By Carl Begai
Arch Enemy vocalist Angela Gossow and guitarist Michael Amott recently fielded a host of questions from yours truly about their new album, Khaos Legions, with the result from said head-to-head-to-head landing on the BW&BK website (found here). Over the course of our discussion, Gossow tackled a number of subjects outside but related to the development of the new record, which is quickly coming to be recognized as one of the stronger albums of the band’s career.
Although Gossow isn’t the first woman to make her mark spewing death metal vocals, as Arch Enemy’s popularity has grown over the last decade she’s become widely regarded as the person who carved a carnage-strewn path for other ladies to do the same. She also has the distinction of being in a minority of extreme metal singers that doesn’t sound like a slobbering mess behind a microphone. Anyone with a mind to listen will realize there is reason and meaning behind the shred emanating from her throat.
“It’s a very conscious effort,” Gossow says of keeping things intelligible, “because if you want to do a death metal growl it’s very easy to have just one vowel that you use. That’s what happens because some death metal singers are just going for the sound. I want to have a lot of attack in the voice. I’m actually not thinking death metal when I sing; I think vocals, lyrics, thrash metal, rhythm, accentuating certain parts, the melody I’m following even though I’m screaming. Some of what I do is quite melodic, and I’ve been told by some producers that I actually change pitch when I’m doing my vocals. I’m song orientated. I’m not the death metal Chosen One that thinks I have to be as extreme as possible. I want to go with the song.”
“I think it’s because I love singers like Paul Baloff and Steven Souza from Exodus,” she continues. “I love the thrash metal like Testament, and Kreator also, even though there’s a heavy German accent in there (laughs). I’ve always liked the singers who are spitting out words I can understand, even Dave Vincent (Morbid Angel) and Jeff Walker (Carcass). When I hear the modern bands nowadays I have no idea what they’re singing about. They have a totally different approach to vocalizing.”
As suggested, the singers of these newer bands probably find a sound they like and stick with it…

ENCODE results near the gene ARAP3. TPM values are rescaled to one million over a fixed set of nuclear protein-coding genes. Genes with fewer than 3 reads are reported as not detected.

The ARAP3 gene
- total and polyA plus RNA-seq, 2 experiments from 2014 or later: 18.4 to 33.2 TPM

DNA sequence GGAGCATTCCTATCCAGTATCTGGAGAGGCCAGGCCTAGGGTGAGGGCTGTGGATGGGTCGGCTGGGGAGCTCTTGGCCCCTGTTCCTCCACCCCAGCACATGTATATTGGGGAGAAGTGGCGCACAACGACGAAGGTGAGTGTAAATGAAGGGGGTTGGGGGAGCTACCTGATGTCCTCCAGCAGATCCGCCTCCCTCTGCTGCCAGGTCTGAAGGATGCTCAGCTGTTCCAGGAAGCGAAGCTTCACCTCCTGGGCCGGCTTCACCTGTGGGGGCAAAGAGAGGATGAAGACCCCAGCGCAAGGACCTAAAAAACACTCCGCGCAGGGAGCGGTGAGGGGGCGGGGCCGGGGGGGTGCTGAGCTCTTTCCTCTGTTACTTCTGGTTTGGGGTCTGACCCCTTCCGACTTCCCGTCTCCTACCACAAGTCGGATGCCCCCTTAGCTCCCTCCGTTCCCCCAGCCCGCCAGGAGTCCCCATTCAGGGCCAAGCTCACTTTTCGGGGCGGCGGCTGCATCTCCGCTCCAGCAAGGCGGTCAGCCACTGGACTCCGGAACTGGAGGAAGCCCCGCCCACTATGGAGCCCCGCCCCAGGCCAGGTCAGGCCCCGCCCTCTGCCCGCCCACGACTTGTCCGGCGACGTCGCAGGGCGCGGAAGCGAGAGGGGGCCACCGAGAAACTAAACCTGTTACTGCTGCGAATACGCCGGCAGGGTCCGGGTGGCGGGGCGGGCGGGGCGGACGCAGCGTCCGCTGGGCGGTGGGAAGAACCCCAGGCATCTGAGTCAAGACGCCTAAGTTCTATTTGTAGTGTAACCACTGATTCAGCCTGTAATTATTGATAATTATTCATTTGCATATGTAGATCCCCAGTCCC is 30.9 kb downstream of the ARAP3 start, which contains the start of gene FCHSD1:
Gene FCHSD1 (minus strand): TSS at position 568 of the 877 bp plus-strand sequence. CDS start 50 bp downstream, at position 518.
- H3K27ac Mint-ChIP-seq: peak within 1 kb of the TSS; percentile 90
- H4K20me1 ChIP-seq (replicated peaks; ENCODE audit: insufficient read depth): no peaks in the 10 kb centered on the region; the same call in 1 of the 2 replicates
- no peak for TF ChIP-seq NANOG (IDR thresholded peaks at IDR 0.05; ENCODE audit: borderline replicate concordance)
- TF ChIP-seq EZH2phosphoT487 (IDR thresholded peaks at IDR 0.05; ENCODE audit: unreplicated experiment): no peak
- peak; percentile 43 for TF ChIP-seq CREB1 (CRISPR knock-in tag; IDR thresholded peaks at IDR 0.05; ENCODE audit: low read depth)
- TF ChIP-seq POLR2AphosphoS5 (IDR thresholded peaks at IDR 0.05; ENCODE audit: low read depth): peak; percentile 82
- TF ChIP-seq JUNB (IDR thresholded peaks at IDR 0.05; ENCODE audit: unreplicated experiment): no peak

“Yeah, but then you have to be like Obituary, where you actually don’t have lyrics (laughs).”
Khaos Legions was built using Arch Enemy’s tried and true formula of creating songs for the stage. Back in March, the band gave a couple songs from the new record an unexpected test drive at a youth centre near Gossow’s home town of Cologne, Germany. With a capacity of only 200, the AJZ Bahndamm in Wermelskirchen was ground zero for an in-your-face baptism of fire and an opportunity to play a venue much smaller than what they are used to. It was also a homecoming for Gossow in a musical sense, in that she frequented the centre years before Arch Enemy was a fact of life.
“It’s very close to Cologne, about 30 minutes on the tram, which I had to use to get there back in the day. I think I rehearsed there briefly as well. When you’re 16 and 17 years old you need those kinds of places where you can rehearse for free and play gigs. It was once scene back in the day and people would come in from the towns in the surrounding area, trading gigs and rehearsal rooms. Everybody ended up in every rehearsal room at some point (laughs).”
“The show was awesome, and we still have that occasionally,” she says of playing such an intimate show. “We play smaller clubs, and when you have a club with 800 people that’s packed you get the same feeling. People are jammed up to the front, the venue gets rid of the barriers so they can squeeze a couple more people in, and the audience gets very close to the band. After playing festivals in 2010 and doing some big shows in the UK – the Forum is way too big for us at 2,500 people – it was a nice change.”
It’s worth noting that Arch Enemy call their own shots these days as a self-managed band. They’ve dictated the pace at which the band moves forward since 2008, answering only to themselves when something goes wrong and able to pat themselves on the back for a job well done.
“That’s kind of the reason why we don’t want to get any bigger,” laughs Gossow. “The way we are right now is great because we can manage ourselves, but we’re pushing the limit of how much we can do on our own. But, it’s do-able. I think if we were to get one step bigger, like somewhere between Children Of Bodom and In Flames, that’s when we’d have to bring in production people. More people to help make decisions, basically, and that’s when you start losing control of things. I kind of like the idea of staying where we are.”
There’s something to be said for not having to jump through flaming hoops because a suit with a corner office and no clue about the real world says it’s in your contract…
“Exactly. You can do whatever you want musically, you can shoot the videos for the songs that you want to release, you can tour when and where you want to tour. There’s no one saying ‘You have to do these festivals…’ no matter how shitty the fees are, all in the name of exposure. That’s not happening in our lives anymore. External management pushes for anything that gets offered because they want their 20%, which is why we ended up doing so many tours that left us very unhappy with a bad feeling in our gut. Things changed in 2008 and we’ve been holding on to that new freedom ever since.”